Peter Staley was working as a bond trader at JP Morgan when he was diagnosed with AIDS-related complex in 1985. The country was in the midst of an AIDS crisis, and homophobic sentiment was at an all-time high.
Staley visited campus on Tuesday night for a screening of “How to Survive a Plague,” the 2012 Oscar-nominated documentary in which he was featured, as part of programming for World AIDS Day. The documentary presents an authentic, insightful and heart-wrenchingly powerful chronology of AIDS activism in the 1980s.
“[JP Morgan] was one of the most male-dominated, misogynist, homophobic work environments in the country at the time. It felt like working in a men’s locker room in high school,” said Staley. “I wasn’t out to my family … I had this very bifurcated life.”
Staley’s life took a drastic turn in 1987, when he stumbled upon a demonstration on Wall Street by AIDS Coalition to Unleash Power (ACT UP). Staley remarked on witnessing its transformation into the greatest movement in LGBT history.
“I’ve never had more life pumped into me in such a short time. The first meeting I went to had over 100 people, filled with the sense of unity and purpose and seemingly no doubts that they were already making history,” he said. “And it just kept rolling from there…ACT UP became my religion.”
The political action group ACT UP was founded in 1987 by playwright and activist Larry Kramer. Since its conception, ACT UP’s mission has been to effect change through protesting various organizations, including pharmaceutical companies that overcharged for AIDS medicine. The group’s protests even succeeded in shutting down the Food and Drug Administration (FDA) for a day as part of an effort to urge the agency to approve potentially life-saving drugs. ACT UP represented the gay community’s outcry after six years of battling in anger, fear and desperation. The film shows a clip of Staley hanging up a banner at the FDA headquarters with the words “Silence=Death.”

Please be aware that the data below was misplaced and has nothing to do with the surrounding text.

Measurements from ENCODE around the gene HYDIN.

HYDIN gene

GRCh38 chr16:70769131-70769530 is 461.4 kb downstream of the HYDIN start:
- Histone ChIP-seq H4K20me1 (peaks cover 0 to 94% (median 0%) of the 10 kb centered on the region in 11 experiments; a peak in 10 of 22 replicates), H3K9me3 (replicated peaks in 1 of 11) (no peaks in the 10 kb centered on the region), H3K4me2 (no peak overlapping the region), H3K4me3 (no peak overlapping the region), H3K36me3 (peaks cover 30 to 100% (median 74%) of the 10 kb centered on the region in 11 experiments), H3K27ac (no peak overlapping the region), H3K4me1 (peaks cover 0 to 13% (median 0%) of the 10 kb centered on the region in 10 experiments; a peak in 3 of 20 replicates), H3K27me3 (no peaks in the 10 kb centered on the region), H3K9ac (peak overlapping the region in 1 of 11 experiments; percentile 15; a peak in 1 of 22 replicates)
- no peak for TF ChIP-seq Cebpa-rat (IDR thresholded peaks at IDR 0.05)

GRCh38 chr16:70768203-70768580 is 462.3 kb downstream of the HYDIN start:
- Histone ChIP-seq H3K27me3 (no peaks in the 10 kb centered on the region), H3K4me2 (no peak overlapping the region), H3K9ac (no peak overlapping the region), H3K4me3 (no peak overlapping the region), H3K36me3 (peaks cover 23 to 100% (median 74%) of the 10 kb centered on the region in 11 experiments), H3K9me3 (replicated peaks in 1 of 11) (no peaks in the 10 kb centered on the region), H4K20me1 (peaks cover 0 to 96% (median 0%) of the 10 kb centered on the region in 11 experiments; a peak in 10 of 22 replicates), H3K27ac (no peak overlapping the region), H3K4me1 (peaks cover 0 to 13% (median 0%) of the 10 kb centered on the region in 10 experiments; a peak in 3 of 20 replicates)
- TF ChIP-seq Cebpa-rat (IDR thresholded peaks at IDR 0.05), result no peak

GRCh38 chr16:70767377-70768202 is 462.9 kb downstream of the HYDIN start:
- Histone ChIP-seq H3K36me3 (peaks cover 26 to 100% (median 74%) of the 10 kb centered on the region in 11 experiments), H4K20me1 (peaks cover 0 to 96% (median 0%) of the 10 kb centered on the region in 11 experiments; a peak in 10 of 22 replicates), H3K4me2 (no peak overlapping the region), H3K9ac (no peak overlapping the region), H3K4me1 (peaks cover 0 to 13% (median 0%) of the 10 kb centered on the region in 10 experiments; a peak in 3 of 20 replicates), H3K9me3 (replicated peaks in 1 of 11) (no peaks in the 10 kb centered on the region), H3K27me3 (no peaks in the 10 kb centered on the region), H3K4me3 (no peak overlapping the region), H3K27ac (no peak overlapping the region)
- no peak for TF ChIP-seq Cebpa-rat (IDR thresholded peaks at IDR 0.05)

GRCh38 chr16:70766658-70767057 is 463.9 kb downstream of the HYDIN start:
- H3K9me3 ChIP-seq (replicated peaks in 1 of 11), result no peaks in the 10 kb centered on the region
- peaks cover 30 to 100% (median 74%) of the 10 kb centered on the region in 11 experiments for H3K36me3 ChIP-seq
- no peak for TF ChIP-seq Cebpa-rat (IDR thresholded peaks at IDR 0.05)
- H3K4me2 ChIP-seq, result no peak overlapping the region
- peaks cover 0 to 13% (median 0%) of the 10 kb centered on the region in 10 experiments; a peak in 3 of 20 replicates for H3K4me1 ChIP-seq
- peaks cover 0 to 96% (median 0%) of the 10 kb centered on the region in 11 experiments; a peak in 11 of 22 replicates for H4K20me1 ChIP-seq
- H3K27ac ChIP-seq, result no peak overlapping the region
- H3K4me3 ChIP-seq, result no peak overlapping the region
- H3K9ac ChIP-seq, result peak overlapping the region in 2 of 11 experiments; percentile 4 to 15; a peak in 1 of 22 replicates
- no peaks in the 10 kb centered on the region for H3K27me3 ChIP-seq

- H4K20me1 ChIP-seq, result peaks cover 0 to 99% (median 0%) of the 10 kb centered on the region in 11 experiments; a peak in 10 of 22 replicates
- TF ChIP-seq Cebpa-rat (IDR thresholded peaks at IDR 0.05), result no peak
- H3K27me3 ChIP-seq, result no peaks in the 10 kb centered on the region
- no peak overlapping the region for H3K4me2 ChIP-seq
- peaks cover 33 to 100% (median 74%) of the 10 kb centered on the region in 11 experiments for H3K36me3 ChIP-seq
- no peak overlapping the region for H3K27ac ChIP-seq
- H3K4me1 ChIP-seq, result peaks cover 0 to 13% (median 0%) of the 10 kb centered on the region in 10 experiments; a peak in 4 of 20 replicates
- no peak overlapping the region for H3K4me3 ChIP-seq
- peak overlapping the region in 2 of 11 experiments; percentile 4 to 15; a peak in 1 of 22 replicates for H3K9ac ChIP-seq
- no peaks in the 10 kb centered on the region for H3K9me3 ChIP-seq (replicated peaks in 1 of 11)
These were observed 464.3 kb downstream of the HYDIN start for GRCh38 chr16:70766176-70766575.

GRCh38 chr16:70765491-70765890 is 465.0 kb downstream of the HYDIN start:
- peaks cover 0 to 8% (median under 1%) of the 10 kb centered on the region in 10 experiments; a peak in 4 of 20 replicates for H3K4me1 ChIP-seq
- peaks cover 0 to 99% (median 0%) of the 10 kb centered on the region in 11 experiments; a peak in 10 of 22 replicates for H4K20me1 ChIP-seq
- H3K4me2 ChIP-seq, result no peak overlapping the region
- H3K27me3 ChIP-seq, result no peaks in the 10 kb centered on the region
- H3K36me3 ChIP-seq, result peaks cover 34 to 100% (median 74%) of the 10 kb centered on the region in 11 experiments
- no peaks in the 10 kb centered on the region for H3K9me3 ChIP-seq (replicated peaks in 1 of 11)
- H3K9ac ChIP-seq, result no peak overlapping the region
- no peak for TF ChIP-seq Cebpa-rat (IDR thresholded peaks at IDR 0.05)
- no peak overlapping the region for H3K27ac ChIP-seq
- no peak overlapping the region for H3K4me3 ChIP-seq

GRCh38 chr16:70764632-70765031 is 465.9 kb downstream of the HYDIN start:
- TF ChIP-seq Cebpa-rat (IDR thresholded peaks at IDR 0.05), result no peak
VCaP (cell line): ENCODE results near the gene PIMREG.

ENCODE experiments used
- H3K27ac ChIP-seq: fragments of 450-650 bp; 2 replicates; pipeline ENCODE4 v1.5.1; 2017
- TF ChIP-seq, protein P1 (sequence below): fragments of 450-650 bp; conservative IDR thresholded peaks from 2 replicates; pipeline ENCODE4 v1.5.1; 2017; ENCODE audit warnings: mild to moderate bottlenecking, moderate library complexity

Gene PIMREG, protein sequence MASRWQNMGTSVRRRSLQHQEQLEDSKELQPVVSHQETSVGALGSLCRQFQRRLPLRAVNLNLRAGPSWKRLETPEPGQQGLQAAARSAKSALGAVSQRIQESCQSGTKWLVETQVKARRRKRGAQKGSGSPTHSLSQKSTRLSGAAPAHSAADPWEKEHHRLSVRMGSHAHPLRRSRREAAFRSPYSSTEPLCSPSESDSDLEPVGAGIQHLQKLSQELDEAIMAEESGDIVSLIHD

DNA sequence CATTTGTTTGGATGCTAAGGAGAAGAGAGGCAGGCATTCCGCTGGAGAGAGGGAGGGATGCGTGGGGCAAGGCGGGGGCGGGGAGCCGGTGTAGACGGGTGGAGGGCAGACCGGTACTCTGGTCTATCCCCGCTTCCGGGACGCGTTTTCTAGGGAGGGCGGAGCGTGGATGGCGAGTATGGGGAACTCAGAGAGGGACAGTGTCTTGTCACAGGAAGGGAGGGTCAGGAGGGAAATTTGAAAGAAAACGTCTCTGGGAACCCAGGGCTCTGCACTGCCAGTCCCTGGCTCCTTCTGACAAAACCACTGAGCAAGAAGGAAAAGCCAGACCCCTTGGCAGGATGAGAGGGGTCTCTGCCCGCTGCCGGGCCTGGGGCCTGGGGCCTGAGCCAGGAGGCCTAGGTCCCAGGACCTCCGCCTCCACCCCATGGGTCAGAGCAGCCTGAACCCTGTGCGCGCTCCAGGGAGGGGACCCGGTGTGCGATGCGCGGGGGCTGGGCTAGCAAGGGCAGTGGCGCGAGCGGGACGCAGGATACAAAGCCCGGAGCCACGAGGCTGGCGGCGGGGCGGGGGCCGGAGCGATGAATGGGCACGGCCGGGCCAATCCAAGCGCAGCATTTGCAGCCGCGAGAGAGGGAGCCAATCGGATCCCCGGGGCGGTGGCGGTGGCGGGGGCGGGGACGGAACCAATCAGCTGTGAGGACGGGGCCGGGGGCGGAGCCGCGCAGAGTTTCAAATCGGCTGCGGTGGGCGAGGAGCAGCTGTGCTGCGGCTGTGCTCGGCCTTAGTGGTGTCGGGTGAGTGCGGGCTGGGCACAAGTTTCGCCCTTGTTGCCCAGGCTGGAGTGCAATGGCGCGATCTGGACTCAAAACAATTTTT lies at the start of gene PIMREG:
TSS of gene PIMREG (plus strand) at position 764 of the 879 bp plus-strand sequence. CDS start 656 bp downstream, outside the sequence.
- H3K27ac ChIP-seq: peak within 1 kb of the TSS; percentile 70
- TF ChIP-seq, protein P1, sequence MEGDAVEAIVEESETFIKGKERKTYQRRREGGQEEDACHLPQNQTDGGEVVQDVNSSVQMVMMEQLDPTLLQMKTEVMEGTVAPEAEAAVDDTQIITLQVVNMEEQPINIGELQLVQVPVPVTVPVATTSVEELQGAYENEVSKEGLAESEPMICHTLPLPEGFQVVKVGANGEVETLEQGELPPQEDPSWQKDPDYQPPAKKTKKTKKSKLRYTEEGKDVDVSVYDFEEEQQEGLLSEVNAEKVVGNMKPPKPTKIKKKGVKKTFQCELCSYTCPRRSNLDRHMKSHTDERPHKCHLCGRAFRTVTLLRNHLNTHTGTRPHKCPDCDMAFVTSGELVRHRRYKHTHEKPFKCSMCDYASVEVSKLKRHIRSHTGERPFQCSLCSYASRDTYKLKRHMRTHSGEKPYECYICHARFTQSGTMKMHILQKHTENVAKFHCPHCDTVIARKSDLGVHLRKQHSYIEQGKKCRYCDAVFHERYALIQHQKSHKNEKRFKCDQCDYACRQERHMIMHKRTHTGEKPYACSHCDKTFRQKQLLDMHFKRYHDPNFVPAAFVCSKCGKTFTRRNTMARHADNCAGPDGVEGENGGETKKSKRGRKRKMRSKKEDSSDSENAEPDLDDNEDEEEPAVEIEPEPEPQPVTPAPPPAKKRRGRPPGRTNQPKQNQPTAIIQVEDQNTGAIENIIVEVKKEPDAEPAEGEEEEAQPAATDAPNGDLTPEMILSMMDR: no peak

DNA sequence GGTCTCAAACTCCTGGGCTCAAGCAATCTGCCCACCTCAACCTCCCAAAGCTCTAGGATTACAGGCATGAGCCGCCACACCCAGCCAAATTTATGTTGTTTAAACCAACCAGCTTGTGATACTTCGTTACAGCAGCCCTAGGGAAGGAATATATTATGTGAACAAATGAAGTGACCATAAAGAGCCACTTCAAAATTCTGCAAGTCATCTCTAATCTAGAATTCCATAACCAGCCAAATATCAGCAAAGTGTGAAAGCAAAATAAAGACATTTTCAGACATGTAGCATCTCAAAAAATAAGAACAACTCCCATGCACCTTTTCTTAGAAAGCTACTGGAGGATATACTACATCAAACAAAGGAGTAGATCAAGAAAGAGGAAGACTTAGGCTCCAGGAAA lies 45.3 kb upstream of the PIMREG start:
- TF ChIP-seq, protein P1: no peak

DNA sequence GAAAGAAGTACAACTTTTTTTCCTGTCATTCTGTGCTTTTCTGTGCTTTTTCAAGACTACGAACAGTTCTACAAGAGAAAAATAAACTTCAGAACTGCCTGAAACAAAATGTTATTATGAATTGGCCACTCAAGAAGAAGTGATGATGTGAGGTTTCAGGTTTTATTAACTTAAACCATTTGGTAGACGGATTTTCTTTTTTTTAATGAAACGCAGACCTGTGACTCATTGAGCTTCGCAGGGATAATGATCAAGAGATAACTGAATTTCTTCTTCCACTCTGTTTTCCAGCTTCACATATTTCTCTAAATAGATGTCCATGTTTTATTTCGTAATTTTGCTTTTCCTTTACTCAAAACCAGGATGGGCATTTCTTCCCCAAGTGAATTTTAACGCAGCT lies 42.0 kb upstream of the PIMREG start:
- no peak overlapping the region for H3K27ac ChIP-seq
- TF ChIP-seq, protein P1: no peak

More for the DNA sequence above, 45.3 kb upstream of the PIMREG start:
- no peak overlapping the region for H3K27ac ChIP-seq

“It was the first time Americans had seen hundreds of homosexuals doing anything,” said Staley. “We were the Occupy [Wall Street] of our age, the Black Lives Matter of our time—[keeping] AIDS in national news for at least three years.”
“We shattered the American myth of the homosexual as weak, cowering in shadows, too afraid to stand up for himself,” he added.
The film documents activists’ race against time as they fight for new treatments, FDA approvals, federal funding and public support. Featuring footage and first-person stories from ACT UP members, many of whom were HIV-positive, the rage and sadness became palpable as efforts were shut down by indifferent politicians.
The most powerful moments of the film are those of grief—members dumping ashes of AIDS victims onto the White House lawn—as well as those of great resilience, as members continue to fight with unyielding conviction and determination.
“Each and every week, it had a heavy mix of selflessness, anger, empathy, passion, love, youth, power, sexiness, laughter and tears,” Staley said. “We use reason to suppress fear and refuse to let a virus divide us.”
Staley, who is an Oberlin College graduate and brother of Trustee Jes Staley ’79, P’11, came to the College to screen the film after it first came out in 2012. His return to Bowdoin was organized by his niece Rowan Staley ’18 and June Lei ’18, who both share a passion for the cause.
“I had been introduced to these films by an organization I interned for two summers ago called Visual AIDS,” said Lei. “[Rowan and I] joined forces and started planning this larger scale program for this year.”
“I feel like it has a really multifold message,” said Rowan Staley, niece of Peter Staley. “I think to some extent it’s HIV/AIDs awareness … filling a gap that all our AP US history classes never covered. But I also think there are so many messages … as far as seeing how far LGBTQ rights have come, and also how activism can be effective.”
Activism did triumph in the end. In 1991, Staley founded the Treatment Action Group, which collaborates with pharmaceutical companies to conduct AIDS research. The development of protease inhibitors in 1996 represented a breakthrough in efforts to treat the virus. Staley is optimistic about the strides the movement will continue to make in the future.
“Today’s AIDS activists live in an age of having these tools, and therefore it’s a very optimistic type of activism … If you push the right political buttons, and get everybody on the same page, you can save lives in real time.”